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Need for an inclusive debate on ethnic migration

Satees Muniandy  |  Published:  |  Modified:

ADUN SPEAKS | Social media is abuzz with the news about a forum due to take place in Universiti Kebangsaan Malaysia on the “polemics” of Indian migration to Malay Peninsula.

I understand that it is an intellectual dialogue on the facts surrounding the mass migration of Indians to Malay peninsula.

As a part of series of academic dialogues by UKM’s Institute of the Malay World and Civilisation (Atma), the forum titled, "Polemik kehadiran masyarakat India di Semenanjung Tanah Melayu: Migrasi atau Imigran?" (The polemic of Indians arriving in Malaya: Migration or Immigrants?) is to be held next Wednesday. The forum will feature four panellists, namely Professor Ahmad Murad Merican of USM, Nasha Rodziadi Khaw from USM, Prof Zuliskandar Ramli of UKM and Azharudin Mohamed Dali of UM.

Whether it is “polemics” or not, is still a debatable topic but I think the mass migration of Indians to Malaya is a settled question.

However, that does not stop anyone from exploring the facts of the mass migration further. Debates and forums are healthy, in the intellectual sense. Intellectual discussions on the subject matter may shed light on issues that have been overlooked in the past. I believe in the freedom of academic expression.

Firstly, I don’t understand why the panellists would want to debate, whether it was migration or immigrant. It is a settled question, that mass migration of Indians happened during the colonial period.

I believe the timing of the forum to discuss the “polemics”, is motivated by two events. One is the claims that mass migration of Indians to Malay peninsula happened about 2,000 or 3,000 years ago, and the other is the forum on Indian Heritage in Malaysia organised by Penang Hindu Endowments Board.

There is a feeling among academics that there are attempts to tell different version of stories, contrary to the facts, on the subject matter. Hence, such forums are being organised to explore the subject further.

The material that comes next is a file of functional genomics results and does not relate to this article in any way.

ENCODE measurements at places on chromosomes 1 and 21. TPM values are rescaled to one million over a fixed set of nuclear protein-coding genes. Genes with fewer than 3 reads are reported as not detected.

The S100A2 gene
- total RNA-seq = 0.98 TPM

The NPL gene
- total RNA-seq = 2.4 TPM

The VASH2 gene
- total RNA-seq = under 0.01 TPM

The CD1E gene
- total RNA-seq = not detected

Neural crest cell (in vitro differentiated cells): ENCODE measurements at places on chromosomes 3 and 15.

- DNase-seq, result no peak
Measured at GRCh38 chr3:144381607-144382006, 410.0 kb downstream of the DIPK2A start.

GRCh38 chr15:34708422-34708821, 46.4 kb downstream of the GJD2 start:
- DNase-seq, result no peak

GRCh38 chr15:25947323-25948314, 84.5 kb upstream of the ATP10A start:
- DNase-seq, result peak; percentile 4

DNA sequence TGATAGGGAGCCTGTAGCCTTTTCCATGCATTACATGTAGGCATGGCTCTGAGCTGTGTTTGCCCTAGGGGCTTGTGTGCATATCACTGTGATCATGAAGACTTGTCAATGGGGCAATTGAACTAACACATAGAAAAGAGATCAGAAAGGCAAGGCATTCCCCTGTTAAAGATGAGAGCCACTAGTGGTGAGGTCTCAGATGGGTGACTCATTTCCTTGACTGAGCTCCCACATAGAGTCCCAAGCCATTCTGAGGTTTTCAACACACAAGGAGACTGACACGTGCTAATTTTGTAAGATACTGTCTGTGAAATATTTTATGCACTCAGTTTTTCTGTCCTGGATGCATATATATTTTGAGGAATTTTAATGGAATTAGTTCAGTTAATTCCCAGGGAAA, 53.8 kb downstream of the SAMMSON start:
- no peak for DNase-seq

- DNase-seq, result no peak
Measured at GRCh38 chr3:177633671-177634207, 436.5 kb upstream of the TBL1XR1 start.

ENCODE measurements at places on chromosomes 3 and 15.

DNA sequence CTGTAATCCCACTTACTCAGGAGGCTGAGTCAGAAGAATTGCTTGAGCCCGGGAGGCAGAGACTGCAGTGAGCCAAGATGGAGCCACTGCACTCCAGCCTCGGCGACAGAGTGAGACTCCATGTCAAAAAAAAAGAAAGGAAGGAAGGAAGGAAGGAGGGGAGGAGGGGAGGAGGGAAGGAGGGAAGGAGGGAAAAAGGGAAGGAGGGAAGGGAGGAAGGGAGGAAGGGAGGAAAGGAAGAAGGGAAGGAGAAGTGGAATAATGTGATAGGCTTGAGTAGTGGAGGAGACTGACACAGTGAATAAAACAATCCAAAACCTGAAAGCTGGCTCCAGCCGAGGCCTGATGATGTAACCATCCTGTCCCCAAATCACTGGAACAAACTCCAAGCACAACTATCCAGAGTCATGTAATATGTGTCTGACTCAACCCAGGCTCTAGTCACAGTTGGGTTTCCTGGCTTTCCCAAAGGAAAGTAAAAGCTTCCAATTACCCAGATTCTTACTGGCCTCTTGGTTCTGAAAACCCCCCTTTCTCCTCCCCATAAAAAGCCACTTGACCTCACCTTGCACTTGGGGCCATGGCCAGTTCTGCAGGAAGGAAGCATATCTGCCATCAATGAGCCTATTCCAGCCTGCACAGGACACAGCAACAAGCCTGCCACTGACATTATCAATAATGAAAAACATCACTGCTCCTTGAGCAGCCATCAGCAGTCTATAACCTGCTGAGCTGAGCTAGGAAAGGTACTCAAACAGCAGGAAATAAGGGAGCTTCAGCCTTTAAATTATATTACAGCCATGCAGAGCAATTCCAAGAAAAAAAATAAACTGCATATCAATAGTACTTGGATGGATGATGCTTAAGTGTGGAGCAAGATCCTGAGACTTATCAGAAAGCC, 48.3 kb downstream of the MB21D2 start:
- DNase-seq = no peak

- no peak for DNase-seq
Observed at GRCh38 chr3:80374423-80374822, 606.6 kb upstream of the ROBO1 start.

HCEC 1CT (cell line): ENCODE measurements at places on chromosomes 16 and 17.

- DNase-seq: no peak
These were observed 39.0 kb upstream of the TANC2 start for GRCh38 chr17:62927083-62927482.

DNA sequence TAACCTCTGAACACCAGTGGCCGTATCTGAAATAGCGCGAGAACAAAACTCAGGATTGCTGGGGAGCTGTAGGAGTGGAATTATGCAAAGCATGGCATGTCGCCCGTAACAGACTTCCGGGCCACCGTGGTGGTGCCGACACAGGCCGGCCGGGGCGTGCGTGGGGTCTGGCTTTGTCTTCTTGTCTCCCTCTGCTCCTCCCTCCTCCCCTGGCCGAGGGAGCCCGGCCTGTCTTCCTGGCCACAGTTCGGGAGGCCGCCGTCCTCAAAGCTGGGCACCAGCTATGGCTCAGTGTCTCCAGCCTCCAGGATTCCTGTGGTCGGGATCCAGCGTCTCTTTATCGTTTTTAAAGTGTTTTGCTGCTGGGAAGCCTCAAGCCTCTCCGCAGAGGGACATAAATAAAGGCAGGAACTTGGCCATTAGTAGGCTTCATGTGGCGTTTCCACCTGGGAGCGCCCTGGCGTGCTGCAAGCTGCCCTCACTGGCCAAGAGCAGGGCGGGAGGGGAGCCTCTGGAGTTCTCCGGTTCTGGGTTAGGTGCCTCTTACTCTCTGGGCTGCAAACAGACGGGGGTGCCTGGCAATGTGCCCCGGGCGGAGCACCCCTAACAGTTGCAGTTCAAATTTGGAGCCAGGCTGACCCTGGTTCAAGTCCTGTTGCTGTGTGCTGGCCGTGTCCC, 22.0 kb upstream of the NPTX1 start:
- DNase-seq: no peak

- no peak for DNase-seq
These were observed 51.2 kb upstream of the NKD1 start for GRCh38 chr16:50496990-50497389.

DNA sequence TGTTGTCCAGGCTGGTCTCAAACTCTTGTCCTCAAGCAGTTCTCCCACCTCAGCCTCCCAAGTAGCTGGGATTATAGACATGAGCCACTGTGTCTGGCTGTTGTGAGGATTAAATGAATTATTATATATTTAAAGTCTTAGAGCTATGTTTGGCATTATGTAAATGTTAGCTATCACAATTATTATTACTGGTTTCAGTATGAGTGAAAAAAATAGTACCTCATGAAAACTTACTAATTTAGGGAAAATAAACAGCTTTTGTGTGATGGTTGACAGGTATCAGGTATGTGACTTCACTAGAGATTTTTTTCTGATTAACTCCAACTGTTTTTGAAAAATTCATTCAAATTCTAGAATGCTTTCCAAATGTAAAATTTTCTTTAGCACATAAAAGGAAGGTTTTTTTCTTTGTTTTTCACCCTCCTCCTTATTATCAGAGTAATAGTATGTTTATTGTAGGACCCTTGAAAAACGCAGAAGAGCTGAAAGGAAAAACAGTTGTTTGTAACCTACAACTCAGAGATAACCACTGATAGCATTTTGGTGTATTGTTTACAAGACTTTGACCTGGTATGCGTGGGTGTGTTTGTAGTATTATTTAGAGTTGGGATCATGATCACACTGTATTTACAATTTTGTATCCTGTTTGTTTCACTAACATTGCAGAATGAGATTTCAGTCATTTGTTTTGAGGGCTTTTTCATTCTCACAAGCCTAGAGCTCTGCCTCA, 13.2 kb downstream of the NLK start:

As far as I’m concerned, the mass migration of Indians to Malay peninsula was a settled question.

Prior to the arrival of Islam to the Nusantara, the region was predominantly a Hindu-Buddhist region, where the influence from Indian subcontinent was evident in the locals’ lifestyle.

The influence could have been brought by the Indian merchants and traders. But, there is no evidence that, there was a mass migration from India, about 2,000 or 3,000 years ago. The Hindu-Buddhist influence itself is not an evidence for such claims.

In 1025, the Cholas forces attacked and ransacked the part of Nusantara, including Kedah and other west coast parts of the Peninsula.

The Cholas invasion was triggered by the bitter trade rivalry between two kingdoms, when the Sri Vijayan Empire tried to monopolise parts of the Indian Ocean and Malacca Straits to provide concessions to Chinese traders, over the Cholas traders.

This angered the Chola King, Rajendra Chola I, who ordered the invasion of Sri Vijayan empire.

The Cholas successfully invaded strategic ports of Sri Vijayan empire, including Kedah. However, the Cholas had never established their rule in any part of the Nusantara, but was just conquering the places for a period of time, apparently for 66 years only. There was no evidence of Cholas engineered mass migration to any part of Nusantara in that period.

Notable mass migration of Indians to Malay peninsula, happened during the colonial era.

The British, who controlled the Straits Settlement, needed labourers to work, hence brought the Indians to work in their estates and Chinese to work in the tin mining sector.

This phenomenon that happened about two centuries ago, definitely should be considered mass migration, where many of those who came to peninsula stayed on here and considered the land as their home.

While I believe, no intellectual dialogue, forum or seminar should be stopped for exploring into the history and facts, I also believe such forums should be inclusive.

Participation of non-Malay academics in such forums would simmer down the sensitivity, where some people tend to approach the subject matter with emotions, rather than a factual point of view.

SATEES MUNIANDY is the assemblyperson for Bagan Dalam.

The views expressed here are those of the author/contributor and do not necessarily represent the views of Malaysiakini.

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